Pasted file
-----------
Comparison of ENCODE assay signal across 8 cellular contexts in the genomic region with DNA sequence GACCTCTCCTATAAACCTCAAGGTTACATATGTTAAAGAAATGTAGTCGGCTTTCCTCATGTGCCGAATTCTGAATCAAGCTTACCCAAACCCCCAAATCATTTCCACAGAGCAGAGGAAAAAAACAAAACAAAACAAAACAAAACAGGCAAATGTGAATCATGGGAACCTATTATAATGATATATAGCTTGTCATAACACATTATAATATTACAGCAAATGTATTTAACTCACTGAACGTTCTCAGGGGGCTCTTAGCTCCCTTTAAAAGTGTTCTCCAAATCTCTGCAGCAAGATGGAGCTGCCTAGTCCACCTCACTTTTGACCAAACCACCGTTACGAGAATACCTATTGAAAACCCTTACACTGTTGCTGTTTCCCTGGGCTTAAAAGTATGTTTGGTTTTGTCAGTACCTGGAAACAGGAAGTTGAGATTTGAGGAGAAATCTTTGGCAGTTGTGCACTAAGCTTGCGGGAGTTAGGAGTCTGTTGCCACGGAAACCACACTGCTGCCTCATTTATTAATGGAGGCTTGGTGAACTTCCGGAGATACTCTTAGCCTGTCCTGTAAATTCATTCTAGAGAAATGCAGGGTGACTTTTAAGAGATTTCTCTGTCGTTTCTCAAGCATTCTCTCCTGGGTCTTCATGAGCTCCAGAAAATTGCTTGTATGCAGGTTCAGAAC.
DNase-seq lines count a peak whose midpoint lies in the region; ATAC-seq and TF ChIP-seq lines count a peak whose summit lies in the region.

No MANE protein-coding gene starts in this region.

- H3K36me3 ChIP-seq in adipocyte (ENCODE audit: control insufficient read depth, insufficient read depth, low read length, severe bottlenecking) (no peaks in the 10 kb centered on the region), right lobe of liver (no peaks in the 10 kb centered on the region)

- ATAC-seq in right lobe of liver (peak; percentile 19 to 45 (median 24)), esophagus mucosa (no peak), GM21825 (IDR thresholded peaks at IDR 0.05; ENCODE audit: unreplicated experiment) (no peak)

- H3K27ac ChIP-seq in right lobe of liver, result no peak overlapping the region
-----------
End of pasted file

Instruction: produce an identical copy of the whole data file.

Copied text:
Comparison of ENCODE assay signal across 8 cellular contexts in the genomic region with DNA sequence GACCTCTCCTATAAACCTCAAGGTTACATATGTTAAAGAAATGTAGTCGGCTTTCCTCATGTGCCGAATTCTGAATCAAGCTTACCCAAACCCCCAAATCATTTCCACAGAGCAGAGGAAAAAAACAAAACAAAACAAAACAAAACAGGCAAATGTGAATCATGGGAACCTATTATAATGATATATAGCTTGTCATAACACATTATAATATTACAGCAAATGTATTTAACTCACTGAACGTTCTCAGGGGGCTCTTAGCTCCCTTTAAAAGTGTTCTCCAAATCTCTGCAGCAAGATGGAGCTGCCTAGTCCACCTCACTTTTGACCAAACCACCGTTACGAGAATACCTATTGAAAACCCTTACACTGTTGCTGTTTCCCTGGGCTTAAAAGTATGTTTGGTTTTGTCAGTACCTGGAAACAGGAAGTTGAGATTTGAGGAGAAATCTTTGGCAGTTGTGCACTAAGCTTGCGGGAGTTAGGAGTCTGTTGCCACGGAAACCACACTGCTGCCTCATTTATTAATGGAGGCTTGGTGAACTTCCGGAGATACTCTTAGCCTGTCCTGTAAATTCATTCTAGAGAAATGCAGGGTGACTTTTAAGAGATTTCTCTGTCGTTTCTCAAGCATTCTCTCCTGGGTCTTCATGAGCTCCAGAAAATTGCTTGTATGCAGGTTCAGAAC.
DNase-seq lines count a peak whose midpoint lies in the region; ATAC-seq and TF ChIP-seq lines count a peak whose summit lies in the region.

No MANE protein-coding gene starts in this region.

- H3K36me3 ChIP-seq in adipocyte (ENCODE audit: control insufficient read depth, insufficient read depth, low read length, severe bottlenecking) (no peaks in the 10 kb centered on the region), right lobe of liver (no peaks in the 10 kb centered on the region)

- ATAC-seq in right lobe of liver (peak; percentile 19 to 45 (median 24)), esophagus mucosa (no peak), GM21825 (IDR thresholded peaks at IDR 0.05; ENCODE audit: unreplicated experiment) (no peak)

- H3K27ac ChIP-seq in right lobe of liver, result no peak overlapping the region